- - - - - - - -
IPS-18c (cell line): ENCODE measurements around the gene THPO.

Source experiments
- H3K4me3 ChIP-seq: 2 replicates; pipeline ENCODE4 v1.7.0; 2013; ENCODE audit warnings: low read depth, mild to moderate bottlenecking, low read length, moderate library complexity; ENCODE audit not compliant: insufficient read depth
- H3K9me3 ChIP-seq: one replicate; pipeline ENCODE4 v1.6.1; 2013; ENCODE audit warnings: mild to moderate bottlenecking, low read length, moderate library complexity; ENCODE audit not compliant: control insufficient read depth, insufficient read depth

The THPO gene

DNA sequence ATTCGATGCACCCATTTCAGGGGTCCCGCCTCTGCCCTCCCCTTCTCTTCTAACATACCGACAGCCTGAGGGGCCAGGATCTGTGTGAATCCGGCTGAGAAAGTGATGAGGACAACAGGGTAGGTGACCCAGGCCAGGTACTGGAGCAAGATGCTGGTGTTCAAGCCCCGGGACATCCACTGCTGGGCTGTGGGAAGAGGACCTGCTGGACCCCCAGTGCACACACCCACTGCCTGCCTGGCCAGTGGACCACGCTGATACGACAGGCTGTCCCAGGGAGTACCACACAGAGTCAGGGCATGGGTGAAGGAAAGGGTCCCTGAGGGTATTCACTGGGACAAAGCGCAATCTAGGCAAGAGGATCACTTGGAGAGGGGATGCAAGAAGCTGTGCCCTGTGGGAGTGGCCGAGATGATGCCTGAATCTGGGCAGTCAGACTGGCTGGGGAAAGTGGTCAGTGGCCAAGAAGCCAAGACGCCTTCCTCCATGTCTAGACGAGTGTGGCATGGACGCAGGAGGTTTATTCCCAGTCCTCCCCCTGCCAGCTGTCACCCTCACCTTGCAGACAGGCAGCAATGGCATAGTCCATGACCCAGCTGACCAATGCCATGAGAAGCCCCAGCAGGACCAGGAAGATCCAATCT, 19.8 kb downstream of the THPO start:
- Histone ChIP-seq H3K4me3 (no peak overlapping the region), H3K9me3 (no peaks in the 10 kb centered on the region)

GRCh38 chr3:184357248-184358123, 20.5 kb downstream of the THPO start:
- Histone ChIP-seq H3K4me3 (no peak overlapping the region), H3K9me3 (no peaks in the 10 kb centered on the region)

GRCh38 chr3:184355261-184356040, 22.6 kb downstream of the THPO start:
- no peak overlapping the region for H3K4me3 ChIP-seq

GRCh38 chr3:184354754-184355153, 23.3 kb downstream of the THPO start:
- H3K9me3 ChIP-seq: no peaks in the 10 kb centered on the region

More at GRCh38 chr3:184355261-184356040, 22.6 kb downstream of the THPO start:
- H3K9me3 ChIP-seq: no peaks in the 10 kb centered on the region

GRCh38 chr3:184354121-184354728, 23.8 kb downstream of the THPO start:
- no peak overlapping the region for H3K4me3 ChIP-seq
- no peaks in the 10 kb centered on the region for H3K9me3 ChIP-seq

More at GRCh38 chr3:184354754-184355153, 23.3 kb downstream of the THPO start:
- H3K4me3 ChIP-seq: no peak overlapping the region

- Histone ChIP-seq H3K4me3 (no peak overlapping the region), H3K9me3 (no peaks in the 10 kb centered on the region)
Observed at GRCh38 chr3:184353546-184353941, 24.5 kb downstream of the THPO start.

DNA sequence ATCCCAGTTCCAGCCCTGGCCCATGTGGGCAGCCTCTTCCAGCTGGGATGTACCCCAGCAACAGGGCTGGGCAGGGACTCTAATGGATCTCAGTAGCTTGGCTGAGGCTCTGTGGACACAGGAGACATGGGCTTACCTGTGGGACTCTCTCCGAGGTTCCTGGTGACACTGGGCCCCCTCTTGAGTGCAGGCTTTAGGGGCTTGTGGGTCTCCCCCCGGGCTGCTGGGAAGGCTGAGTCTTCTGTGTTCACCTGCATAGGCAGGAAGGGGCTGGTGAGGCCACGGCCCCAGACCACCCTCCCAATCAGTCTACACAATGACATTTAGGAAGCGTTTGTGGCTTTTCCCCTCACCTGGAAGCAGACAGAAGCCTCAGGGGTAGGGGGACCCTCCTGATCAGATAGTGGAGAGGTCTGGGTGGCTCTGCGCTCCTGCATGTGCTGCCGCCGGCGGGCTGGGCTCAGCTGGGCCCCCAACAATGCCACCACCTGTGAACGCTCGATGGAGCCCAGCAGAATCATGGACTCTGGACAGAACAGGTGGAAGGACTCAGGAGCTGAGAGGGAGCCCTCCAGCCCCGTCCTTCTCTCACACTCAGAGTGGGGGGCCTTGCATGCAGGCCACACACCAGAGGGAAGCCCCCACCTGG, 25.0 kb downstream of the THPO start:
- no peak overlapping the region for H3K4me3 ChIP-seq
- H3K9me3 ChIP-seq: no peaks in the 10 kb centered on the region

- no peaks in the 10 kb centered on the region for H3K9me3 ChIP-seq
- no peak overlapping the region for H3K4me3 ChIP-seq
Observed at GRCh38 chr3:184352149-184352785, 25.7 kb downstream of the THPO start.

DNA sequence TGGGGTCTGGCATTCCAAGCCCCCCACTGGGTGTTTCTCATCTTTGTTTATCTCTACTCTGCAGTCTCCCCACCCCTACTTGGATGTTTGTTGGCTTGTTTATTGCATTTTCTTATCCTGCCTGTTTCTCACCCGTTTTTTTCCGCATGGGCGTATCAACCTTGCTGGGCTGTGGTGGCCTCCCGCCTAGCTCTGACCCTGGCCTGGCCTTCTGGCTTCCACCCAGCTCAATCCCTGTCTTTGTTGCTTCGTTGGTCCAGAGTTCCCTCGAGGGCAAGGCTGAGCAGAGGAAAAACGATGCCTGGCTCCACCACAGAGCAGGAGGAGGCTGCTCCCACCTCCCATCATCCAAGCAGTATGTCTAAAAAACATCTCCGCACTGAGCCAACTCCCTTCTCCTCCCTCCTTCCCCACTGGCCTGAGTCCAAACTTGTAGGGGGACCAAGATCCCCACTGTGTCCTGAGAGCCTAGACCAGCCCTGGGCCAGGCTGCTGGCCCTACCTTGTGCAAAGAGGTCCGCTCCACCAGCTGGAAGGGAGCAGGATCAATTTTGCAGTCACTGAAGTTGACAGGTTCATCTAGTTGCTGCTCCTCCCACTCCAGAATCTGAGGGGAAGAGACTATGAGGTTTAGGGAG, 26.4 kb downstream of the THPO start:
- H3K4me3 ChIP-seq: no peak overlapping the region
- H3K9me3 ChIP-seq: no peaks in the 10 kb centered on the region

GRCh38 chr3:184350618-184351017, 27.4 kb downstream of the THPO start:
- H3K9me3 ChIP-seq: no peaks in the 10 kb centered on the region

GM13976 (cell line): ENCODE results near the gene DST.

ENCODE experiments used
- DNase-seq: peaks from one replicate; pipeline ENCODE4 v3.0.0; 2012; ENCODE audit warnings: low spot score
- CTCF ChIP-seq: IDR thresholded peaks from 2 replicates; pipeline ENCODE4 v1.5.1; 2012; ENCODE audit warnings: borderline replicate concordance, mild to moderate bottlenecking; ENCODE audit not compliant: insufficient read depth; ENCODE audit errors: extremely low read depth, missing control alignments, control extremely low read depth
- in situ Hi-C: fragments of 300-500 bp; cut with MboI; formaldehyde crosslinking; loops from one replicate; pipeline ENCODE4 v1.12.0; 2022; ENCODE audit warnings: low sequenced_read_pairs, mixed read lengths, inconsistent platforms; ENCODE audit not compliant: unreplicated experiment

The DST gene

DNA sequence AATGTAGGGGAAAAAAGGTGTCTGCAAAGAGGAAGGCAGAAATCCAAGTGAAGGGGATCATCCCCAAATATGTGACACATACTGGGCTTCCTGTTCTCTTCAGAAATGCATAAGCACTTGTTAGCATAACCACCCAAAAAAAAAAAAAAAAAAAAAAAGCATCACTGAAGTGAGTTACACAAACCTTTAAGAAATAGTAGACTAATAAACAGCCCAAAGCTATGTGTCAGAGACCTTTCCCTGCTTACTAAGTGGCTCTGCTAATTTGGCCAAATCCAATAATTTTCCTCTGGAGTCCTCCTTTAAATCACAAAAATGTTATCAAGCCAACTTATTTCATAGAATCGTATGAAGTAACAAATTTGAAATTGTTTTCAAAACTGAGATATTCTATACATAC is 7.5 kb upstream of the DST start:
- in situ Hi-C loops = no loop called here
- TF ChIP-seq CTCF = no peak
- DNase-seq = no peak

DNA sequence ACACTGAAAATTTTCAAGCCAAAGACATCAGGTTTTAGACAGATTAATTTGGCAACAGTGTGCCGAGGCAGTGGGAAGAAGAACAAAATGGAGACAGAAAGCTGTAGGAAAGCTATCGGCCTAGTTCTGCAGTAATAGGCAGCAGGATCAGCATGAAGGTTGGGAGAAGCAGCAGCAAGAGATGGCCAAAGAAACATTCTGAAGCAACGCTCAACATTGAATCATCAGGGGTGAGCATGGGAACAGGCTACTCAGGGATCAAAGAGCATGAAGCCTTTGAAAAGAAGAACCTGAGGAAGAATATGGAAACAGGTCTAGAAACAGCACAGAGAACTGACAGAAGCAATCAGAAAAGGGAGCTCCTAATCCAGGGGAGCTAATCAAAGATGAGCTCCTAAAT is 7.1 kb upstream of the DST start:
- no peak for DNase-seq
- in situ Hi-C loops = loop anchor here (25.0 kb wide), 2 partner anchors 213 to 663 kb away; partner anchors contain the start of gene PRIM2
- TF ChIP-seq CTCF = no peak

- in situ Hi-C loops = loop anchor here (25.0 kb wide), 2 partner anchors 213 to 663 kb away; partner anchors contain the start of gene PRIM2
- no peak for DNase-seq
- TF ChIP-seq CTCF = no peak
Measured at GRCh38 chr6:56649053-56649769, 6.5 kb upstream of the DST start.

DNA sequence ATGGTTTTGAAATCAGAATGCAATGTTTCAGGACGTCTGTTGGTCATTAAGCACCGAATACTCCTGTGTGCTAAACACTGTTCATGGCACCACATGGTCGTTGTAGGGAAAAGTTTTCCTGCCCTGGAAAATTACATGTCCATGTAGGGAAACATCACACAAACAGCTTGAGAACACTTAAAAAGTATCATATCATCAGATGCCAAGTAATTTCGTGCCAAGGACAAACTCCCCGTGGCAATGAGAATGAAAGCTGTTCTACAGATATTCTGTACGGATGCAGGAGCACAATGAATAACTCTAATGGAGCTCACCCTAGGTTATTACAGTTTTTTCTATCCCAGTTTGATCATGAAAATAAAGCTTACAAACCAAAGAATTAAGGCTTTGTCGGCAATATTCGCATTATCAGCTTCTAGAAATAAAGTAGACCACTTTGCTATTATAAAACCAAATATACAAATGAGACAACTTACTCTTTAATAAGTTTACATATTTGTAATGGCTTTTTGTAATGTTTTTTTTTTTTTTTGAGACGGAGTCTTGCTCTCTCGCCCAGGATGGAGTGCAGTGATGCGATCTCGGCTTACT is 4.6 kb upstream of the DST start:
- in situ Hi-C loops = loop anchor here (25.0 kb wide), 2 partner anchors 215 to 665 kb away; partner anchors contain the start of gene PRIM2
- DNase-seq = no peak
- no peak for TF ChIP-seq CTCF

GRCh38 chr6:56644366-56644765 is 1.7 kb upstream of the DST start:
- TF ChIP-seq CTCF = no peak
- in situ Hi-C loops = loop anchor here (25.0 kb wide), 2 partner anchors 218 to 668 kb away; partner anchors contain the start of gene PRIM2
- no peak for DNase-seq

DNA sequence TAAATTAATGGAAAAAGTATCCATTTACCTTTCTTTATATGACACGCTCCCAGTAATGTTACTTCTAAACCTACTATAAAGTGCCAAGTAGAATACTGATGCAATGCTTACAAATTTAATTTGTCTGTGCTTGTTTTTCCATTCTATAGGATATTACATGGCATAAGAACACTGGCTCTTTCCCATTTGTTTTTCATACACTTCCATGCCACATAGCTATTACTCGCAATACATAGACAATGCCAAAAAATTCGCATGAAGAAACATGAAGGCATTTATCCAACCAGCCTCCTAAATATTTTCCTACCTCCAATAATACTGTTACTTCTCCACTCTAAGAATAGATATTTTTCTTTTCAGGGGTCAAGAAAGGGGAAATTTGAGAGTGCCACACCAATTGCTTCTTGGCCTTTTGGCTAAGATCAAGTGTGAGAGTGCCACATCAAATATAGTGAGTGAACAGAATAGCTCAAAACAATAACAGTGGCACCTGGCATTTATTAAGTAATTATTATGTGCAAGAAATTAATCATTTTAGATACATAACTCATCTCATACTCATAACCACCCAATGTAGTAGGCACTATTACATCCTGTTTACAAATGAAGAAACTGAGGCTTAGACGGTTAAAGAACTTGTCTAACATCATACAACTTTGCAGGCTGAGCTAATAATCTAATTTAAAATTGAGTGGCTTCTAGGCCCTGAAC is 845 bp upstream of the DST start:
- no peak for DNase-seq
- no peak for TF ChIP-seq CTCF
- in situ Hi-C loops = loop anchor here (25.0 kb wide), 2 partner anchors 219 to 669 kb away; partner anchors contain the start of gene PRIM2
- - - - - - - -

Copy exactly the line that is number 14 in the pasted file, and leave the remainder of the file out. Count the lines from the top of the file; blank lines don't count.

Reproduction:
More at GRCh38 chr3:184355261-184356040, 22.6 kb downstream of the THPO start: